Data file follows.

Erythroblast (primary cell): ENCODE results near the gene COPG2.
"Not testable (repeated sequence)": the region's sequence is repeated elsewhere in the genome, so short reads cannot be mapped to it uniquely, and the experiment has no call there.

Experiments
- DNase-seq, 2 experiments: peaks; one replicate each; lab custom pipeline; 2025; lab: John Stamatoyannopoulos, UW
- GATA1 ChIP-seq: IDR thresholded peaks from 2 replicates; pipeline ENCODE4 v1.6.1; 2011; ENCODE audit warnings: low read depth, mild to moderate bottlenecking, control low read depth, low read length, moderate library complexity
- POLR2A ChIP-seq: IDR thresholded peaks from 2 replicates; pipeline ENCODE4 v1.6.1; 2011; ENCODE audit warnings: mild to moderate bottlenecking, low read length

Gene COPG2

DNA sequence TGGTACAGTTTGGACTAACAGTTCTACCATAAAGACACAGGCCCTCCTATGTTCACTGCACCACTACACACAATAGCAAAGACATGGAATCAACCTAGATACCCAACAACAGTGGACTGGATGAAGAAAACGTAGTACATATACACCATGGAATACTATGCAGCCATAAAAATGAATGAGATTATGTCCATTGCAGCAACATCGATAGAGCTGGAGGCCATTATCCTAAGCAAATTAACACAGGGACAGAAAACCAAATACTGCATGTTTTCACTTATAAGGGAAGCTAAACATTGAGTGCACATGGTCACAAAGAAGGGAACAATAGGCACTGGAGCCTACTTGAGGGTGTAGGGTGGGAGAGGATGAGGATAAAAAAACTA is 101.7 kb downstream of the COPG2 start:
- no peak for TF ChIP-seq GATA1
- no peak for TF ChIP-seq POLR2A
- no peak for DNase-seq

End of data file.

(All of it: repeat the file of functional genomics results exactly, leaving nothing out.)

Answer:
Erythroblast (primary cell): ENCODE results near the gene COPG2.
"Not testable (repeated sequence)": the region's sequence is repeated elsewhere in the genome, so short reads cannot be mapped to it uniquely, and the experiment has no call there.

Experiments
- DNase-seq, 2 experiments: peaks; one replicate each; lab custom pipeline; 2025; lab: John Stamatoyannopoulos, UW
- GATA1 ChIP-seq: IDR thresholded peaks from 2 replicates; pipeline ENCODE4 v1.6.1; 2011; ENCODE audit warnings: low read depth, mild to moderate bottlenecking, control low read depth, low read length, moderate library complexity
- POLR2A ChIP-seq: IDR thresholded peaks from 2 replicates; pipeline ENCODE4 v1.6.1; 2011; ENCODE audit warnings: mild to moderate bottlenecking, low read length

Gene COPG2

DNA sequence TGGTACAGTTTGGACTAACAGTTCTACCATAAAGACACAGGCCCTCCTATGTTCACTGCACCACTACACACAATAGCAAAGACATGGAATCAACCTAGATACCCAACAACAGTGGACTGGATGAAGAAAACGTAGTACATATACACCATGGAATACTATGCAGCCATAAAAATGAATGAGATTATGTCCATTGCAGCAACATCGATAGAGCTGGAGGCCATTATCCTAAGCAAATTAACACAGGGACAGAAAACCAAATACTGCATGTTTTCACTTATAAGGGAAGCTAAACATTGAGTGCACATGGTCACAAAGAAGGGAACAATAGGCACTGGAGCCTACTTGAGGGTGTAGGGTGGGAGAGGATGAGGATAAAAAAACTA is 101.7 kb downstream of the COPG2 start:
- no peak for TF ChIP-seq GATA1
- no peak for TF ChIP-seq POLR2A
- no peak for DNase-seq